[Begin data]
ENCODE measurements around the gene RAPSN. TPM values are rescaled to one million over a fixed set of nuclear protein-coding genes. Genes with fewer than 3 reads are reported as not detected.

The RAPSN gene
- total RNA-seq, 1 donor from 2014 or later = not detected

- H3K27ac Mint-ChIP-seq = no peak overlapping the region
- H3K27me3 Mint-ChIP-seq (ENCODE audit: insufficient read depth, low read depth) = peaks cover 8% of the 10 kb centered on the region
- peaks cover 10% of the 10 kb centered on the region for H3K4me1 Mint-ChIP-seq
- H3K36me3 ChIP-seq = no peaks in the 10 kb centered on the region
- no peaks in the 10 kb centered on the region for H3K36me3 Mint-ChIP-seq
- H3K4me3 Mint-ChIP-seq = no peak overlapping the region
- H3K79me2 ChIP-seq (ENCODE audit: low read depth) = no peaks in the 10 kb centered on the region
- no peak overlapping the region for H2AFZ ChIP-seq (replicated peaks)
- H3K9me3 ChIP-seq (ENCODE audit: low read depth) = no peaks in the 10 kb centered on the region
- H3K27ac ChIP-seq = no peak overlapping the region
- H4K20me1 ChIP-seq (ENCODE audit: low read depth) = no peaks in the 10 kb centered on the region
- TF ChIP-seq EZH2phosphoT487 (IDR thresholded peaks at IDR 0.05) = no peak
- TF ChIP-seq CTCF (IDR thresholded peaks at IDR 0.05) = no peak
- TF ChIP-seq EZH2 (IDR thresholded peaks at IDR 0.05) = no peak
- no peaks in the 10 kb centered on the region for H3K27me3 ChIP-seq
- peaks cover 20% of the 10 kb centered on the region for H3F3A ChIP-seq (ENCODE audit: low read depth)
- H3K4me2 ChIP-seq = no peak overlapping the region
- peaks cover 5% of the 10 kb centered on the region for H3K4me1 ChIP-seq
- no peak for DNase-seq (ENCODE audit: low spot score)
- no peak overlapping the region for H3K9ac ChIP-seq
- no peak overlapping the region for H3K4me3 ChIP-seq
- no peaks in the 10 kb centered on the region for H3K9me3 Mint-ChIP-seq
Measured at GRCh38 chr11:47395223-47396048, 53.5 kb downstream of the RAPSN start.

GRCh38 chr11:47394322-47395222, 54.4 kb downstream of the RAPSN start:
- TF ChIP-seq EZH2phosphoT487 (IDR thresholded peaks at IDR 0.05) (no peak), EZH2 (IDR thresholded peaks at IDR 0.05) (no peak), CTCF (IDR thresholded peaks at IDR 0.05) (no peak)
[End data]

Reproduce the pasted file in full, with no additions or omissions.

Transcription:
ENCODE measurements around the gene RAPSN. TPM values are rescaled to one million over a fixed set of nuclear protein-coding genes. Genes with fewer than 3 reads are reported as not detected.

The RAPSN gene
- total RNA-seq, 1 donor from 2014 or later = not detected

- H3K27ac Mint-ChIP-seq = no peak overlapping the region
- H3K27me3 Mint-ChIP-seq (ENCODE audit: insufficient read depth, low read depth) = peaks cover 8% of the 10 kb centered on the region
- peaks cover 10% of the 10 kb centered on the region for H3K4me1 Mint-ChIP-seq
- H3K36me3 ChIP-seq = no peaks in the 10 kb centered on the region
- no peaks in the 10 kb centered on the region for H3K36me3 Mint-ChIP-seq
- H3K4me3 Mint-ChIP-seq = no peak overlapping the region
- H3K79me2 ChIP-seq (ENCODE audit: low read depth) = no peaks in the 10 kb centered on the region
- no peak overlapping the region for H2AFZ ChIP-seq (replicated peaks)
- H3K9me3 ChIP-seq (ENCODE audit: low read depth) = no peaks in the 10 kb centered on the region
- H3K27ac ChIP-seq = no peak overlapping the region
- H4K20me1 ChIP-seq (ENCODE audit: low read depth) = no peaks in the 10 kb centered on the region
- TF ChIP-seq EZH2phosphoT487 (IDR thresholded peaks at IDR 0.05) = no peak
- TF ChIP-seq CTCF (IDR thresholded peaks at IDR 0.05) = no peak
- TF ChIP-seq EZH2 (IDR thresholded peaks at IDR 0.05) = no peak
- no peaks in the 10 kb centered on the region for H3K27me3 ChIP-seq
- peaks cover 20% of the 10 kb centered on the region for H3F3A ChIP-seq (ENCODE audit: low read depth)
- H3K4me2 ChIP-seq = no peak overlapping the region
- peaks cover 5% of the 10 kb centered on the region for H3K4me1 ChIP-seq
- no peak for DNase-seq (ENCODE audit: low spot score)
- no peak overlapping the region for H3K9ac ChIP-seq
- no peak overlapping the region for H3K4me3 ChIP-seq
- no peaks in the 10 kb centered on the region for H3K9me3 Mint-ChIP-seq
Measured at GRCh38 chr11:47395223-47396048, 53.5 kb downstream of the RAPSN start.

GRCh38 chr11:47394322-47395222, 54.4 kb downstream of the RAPSN start:
- TF ChIP-seq EZH2phosphoT487 (IDR thresholded peaks at IDR 0.05) (no peak), EZH2 (IDR thresholded peaks at IDR 0.05) (no peak), CTCF (IDR thresholded peaks at IDR 0.05) (no peak)